The first prediction for what to expect from the 2019 Atlantic hurricane season is in, and it's not exactly an indication of good things to come for Florida.
forecasters are predicting the 2019 hurricane season to finish near or just above the norm, with 12 to 14 storms expected to form.
However, only five to seven of those storms are predicted to actually develop into hurricanes, with two to four bearing the risk of becoming major hurricanes, such as Hurricane Michael, a Category 4 hurricane that ripped through the Panhandle in October, causing up to $5 billion in insured property damage.
"This year, we think that there will be a few less tropical storms and lower numbers in hurricanes, but again, the old saying is 'it only takes one,'" says AccuWeather Atlantic hurricane expert Dan Kottlowski in a statement.
The forecasters say this year bears a resemblance to weather conditions in 1969, when Hurricane Camille – one of the three Category 5 hurricanes on record to impact the U.S. – caused widespread damage throughout the Gulf Coast, from Waveland, Mississippi, to Mobile, Alabama.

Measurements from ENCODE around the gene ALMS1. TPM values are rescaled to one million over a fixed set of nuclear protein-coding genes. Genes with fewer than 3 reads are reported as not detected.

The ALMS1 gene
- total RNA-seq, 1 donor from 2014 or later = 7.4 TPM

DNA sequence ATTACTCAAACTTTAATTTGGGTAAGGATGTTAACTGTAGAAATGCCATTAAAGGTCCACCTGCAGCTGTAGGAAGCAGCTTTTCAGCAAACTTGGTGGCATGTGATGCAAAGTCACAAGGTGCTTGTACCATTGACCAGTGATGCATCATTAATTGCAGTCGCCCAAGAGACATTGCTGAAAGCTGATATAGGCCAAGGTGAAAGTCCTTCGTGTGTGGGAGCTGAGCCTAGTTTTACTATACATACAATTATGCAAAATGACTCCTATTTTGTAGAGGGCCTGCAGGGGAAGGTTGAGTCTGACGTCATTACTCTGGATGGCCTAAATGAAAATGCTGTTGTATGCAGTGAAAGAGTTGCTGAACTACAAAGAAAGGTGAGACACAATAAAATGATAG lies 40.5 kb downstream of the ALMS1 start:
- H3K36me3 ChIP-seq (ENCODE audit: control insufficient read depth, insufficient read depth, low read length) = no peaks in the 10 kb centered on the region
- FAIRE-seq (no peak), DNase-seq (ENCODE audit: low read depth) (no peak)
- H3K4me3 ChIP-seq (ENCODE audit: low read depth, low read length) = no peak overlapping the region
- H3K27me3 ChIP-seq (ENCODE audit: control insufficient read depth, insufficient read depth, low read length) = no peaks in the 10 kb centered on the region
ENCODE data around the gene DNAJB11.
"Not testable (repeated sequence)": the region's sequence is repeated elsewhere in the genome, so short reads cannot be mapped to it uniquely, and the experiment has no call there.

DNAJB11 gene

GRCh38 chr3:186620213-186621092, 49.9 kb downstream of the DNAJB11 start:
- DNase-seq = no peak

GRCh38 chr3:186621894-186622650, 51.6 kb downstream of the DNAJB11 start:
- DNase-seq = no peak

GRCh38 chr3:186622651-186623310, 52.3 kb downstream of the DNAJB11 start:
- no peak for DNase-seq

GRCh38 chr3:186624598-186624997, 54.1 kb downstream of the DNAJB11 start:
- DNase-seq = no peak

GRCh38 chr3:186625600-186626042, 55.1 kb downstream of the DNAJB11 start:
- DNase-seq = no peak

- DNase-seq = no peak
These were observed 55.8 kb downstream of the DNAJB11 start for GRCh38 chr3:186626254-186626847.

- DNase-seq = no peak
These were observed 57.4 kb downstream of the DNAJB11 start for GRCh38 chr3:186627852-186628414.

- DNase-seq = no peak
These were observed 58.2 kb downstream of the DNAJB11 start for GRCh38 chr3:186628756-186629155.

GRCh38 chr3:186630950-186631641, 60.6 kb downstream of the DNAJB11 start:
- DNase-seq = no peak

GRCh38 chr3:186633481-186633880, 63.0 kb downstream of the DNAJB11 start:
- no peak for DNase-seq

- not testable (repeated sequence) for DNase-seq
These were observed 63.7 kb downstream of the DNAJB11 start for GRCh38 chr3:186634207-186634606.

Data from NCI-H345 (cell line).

But, Kottlowski says, that doesn't mean we'll see the same this year.
"We caution that just because that hurricane went into Mobile, Alabama, that doesn't mean you're going to get hit by a Category 5 hurricane, Kottlowski says. "But it shows you that this year, at least the climate pattern has the capability to produce several strong storms and so people should not let their guard down."
This is just the first of what will amount to many predictions leading up to, and throughout, this year's hurricane season, which starts June 1 and ends Nov. 30.
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